The New Zealand dollar rose to a fresh record against the euro and commentators say it is likely to continue to break new ground as a stronger local economy contrasts with weakness in Europe.
The kiwi touched 71.20 euro cents over the weekend, and was trading at 70.95 cents at 8am in Wellington, from 70.89 cents at 5pm on Friday.
The local currency slipped to 75.22 US cents from 75.34 cents at the New York close and 75.71 cents in Wellington on Friday.
The New Zealand dollar has gained 10 per cent against the euro so far this year as a comparatively weaker European economy and the region's loose monetary policy contrasts with New Zealand's relatively stronger outlook.
Currency analysts in the latest BusinessDesk quarterly survey picked the euro as the currency expected to be the weakest against the kiwi this year.
"The euro is a dog," said Peter Cavanaugh, an advisor at Bancorp Treasury Services.
"They have got bugger all growth, bugger all inflation, massively high unemployment, stupendously high youth unemployment and a central bank who has finally spat the dummy and turned on the printing presses with considerable gusto.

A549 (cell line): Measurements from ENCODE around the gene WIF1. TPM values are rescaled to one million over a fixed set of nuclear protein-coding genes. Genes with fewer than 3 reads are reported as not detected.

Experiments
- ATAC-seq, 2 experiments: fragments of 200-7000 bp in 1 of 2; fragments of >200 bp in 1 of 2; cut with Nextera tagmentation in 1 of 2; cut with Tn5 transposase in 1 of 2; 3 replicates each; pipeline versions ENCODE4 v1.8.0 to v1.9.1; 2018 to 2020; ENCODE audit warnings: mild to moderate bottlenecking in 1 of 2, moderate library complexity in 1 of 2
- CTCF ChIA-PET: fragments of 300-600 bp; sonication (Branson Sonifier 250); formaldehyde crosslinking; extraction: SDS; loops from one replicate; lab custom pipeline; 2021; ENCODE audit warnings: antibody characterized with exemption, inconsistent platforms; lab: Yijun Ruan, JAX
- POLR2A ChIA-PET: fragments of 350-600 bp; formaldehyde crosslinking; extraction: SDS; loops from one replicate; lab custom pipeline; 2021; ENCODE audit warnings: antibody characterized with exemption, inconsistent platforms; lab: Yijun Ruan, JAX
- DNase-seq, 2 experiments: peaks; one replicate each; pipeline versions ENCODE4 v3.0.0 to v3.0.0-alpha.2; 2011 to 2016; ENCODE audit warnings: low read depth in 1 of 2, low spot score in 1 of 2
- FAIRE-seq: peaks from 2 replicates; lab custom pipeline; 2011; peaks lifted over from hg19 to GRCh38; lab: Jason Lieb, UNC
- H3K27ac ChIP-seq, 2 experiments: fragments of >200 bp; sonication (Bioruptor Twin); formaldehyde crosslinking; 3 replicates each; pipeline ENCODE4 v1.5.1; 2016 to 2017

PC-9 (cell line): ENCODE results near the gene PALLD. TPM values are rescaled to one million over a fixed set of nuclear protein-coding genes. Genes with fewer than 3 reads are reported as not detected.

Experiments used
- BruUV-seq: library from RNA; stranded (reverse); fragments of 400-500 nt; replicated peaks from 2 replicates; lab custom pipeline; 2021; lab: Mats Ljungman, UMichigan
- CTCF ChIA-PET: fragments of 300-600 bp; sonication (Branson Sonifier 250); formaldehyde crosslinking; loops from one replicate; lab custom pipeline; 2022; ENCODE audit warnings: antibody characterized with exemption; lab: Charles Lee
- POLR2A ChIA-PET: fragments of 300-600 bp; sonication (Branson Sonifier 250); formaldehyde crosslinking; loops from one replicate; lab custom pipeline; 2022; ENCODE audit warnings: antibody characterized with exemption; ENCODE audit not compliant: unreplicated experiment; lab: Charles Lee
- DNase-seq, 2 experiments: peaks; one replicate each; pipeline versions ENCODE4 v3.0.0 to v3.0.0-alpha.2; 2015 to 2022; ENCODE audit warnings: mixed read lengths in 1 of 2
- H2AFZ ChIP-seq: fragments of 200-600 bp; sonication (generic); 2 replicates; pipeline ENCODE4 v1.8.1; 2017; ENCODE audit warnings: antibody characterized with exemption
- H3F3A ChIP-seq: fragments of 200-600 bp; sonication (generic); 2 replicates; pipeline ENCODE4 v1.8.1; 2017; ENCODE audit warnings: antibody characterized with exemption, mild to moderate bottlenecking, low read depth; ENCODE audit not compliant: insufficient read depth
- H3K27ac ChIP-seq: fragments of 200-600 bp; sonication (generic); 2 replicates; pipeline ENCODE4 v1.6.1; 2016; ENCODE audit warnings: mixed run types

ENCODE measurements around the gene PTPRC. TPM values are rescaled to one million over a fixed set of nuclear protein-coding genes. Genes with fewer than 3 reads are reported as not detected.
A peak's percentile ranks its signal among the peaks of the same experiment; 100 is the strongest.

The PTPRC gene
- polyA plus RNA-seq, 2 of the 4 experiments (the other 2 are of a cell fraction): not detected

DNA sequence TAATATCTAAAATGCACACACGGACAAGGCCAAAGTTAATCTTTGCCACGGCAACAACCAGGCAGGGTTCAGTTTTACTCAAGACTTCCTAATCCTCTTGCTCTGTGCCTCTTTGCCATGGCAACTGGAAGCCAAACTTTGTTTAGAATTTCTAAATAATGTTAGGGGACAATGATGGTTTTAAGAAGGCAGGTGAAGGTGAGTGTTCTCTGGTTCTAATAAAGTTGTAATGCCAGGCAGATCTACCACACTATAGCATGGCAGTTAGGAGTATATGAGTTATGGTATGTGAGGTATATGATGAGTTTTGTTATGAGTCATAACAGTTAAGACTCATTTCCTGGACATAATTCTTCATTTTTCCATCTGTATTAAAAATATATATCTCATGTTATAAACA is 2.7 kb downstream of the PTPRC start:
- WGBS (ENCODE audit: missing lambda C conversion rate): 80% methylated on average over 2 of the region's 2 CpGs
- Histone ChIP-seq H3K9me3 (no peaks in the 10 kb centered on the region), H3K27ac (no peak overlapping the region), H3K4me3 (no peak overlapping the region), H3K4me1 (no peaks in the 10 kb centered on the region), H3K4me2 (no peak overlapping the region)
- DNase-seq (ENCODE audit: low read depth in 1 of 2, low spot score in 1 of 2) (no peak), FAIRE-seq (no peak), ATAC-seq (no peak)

"Barring a massive New Zealand-based disaster that sends the New Zealand dollar massively down, it's difficult to see the kiwi going down."
Today, traders will be eyeing the release of Chinese March trade data to see how New Zealand's largest trading partner is tracking.
In New Zealand, electronic card transaction data for March is published at 10.45am.
The New Zealand dollar slipped to 98.06 Australian cents from 98.32 cents on Friday, ahead of the release of Australian credit card spending data today.
The local currency was trading at 90.40 yen from 91.23 yen on Friday ahead of the publication of the Bank of Japan minutes to its March meeting.
The kiwi was little changed at 51.40 British pence from 51.44 pence on Friday. The trade-weighted index declined to 79.11 from 79.39 on Friday.